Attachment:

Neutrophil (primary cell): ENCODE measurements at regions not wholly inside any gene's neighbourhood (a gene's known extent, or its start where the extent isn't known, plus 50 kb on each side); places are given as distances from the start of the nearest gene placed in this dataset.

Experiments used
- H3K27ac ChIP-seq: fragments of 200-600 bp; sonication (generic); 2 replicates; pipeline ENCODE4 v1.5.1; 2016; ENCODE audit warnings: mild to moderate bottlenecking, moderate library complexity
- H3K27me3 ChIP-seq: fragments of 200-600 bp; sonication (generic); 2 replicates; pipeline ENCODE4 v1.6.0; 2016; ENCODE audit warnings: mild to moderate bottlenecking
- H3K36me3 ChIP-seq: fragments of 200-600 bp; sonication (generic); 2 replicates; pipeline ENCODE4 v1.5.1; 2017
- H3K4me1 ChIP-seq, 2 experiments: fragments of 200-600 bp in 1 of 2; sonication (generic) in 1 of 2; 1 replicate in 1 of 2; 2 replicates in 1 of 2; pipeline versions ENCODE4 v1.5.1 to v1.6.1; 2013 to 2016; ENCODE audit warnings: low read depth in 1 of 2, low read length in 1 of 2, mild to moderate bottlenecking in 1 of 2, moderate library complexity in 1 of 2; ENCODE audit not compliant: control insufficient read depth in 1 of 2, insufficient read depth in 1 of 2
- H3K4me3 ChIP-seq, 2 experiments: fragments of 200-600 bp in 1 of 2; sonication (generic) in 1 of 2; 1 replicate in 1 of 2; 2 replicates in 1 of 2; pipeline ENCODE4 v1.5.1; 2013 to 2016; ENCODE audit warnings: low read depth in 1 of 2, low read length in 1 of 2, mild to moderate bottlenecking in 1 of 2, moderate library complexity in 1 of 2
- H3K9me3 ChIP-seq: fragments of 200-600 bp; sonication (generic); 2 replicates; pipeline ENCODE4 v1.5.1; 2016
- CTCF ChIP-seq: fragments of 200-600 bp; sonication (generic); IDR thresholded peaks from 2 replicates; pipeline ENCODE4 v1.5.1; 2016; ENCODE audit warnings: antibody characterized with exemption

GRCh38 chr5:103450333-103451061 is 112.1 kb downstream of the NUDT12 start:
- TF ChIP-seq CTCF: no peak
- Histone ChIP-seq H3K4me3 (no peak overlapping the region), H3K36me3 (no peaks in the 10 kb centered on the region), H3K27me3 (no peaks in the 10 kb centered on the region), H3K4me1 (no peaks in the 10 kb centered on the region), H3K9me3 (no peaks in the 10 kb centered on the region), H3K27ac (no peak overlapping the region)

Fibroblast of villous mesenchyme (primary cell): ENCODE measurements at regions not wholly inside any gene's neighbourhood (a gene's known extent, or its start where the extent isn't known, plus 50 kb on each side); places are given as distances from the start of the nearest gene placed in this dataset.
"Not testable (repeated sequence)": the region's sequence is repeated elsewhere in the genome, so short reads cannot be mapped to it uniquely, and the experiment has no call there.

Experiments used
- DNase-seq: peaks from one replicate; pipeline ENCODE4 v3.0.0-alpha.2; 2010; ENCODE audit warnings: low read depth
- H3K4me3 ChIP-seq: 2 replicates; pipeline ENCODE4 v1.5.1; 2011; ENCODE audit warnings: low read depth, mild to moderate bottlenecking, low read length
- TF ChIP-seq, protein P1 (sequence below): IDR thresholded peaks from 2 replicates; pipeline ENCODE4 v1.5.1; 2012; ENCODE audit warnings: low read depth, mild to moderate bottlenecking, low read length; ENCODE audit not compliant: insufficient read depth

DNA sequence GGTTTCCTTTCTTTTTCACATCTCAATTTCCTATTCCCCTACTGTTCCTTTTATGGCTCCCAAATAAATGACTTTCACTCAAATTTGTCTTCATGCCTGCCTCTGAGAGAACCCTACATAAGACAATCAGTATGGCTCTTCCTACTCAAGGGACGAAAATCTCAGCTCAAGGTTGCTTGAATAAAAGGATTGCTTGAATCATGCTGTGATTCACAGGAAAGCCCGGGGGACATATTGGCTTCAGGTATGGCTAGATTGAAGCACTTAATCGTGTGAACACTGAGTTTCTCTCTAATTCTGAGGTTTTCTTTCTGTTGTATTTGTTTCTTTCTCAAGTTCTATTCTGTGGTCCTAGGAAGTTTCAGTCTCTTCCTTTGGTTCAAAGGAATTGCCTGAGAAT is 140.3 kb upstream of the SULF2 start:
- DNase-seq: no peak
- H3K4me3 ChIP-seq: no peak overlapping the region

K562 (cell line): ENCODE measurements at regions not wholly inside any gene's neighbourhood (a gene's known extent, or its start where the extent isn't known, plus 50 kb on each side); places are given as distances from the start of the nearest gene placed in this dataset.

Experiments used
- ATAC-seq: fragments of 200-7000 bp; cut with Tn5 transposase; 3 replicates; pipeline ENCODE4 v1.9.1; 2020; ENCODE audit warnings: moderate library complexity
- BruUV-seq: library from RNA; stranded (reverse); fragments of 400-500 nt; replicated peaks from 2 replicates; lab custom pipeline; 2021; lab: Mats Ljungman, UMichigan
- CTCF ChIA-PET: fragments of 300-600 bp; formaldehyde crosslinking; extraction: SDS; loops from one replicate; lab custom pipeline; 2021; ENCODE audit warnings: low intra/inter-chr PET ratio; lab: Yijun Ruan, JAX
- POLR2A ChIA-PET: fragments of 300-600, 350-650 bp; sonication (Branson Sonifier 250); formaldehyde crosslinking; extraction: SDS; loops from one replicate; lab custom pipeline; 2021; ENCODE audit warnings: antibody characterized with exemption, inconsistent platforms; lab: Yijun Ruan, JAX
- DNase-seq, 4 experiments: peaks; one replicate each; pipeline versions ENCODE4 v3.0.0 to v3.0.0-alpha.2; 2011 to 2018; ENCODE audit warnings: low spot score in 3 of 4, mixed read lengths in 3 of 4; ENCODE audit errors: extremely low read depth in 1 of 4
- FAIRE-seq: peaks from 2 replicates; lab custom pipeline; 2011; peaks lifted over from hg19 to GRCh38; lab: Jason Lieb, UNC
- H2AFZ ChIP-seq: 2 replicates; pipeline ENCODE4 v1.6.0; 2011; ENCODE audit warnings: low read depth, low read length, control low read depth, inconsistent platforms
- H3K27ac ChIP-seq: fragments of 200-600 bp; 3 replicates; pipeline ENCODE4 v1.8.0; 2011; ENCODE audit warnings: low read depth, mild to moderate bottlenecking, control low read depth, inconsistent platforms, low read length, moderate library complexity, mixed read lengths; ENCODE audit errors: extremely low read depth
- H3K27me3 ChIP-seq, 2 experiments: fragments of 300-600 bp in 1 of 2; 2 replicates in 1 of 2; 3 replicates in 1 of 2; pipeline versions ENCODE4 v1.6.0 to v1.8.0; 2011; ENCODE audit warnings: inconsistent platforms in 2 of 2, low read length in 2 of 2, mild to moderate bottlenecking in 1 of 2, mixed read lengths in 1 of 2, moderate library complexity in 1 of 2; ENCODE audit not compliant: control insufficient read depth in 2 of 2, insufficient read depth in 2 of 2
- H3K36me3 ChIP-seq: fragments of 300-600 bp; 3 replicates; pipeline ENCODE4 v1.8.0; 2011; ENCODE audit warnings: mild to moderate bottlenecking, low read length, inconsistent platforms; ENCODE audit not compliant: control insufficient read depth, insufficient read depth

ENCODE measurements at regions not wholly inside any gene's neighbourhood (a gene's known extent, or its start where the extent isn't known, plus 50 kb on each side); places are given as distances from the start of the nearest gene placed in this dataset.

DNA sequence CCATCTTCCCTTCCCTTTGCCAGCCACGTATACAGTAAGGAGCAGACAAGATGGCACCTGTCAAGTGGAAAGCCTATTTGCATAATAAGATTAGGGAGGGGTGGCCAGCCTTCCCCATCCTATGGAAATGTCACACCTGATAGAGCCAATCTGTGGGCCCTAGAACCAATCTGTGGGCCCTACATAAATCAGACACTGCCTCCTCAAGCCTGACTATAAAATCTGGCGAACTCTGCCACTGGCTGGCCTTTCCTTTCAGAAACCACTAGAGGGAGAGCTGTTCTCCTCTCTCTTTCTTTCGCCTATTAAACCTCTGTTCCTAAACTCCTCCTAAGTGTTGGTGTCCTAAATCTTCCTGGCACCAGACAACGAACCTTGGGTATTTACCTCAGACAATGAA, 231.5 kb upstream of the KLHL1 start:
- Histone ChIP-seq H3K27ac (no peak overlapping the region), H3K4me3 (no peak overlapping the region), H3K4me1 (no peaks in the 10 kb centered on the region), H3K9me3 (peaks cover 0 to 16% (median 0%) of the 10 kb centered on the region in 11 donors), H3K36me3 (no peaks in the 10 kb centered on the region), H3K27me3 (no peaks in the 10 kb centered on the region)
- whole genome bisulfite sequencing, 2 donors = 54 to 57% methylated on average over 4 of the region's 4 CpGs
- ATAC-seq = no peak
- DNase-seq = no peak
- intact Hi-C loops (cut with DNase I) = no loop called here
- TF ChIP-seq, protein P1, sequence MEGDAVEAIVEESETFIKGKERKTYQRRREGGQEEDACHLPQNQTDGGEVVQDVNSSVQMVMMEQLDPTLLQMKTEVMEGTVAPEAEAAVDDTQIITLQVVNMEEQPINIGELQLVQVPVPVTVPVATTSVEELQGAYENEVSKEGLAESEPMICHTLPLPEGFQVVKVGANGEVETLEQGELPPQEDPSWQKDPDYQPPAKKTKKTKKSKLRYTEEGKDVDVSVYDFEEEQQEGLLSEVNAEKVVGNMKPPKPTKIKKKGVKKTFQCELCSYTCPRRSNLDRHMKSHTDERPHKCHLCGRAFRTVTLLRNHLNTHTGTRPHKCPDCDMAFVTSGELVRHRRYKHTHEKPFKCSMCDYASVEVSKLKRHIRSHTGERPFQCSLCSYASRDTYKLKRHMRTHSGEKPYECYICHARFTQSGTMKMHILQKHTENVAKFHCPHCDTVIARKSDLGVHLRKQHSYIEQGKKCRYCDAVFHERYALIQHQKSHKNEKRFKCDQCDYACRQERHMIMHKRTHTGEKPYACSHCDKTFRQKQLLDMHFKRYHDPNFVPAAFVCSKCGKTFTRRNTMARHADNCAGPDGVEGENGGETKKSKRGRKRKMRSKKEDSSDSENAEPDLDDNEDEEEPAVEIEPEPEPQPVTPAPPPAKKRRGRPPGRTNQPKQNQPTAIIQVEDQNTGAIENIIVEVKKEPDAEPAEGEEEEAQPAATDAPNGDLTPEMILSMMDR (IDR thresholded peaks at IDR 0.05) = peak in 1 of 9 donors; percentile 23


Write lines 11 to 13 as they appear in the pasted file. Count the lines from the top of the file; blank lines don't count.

- TF ChIP-seq CTCF: no peak
- Histone ChIP-seq H3K4me3 (no peak overlapping the region), H3K36me3 (no peaks in the 10 kb centered on the region), H3K27me3 (no peaks in the 10 kb centered on the region), H3K4me1 (no peaks in the 10 kb centered on the region), H3K9me3 (no peaks in the 10 kb centered on the region), H3K27ac (no peak overlapping the region)

Fibroblast of villous mesenchyme (primary cell): ENCODE measurements at regions not wholly inside any gene's neighbourhood (a gene's known extent, or its start where the extent isn't known, plus 50 kb on each side); places are given as distances from the start of the nearest gene placed in this dataset.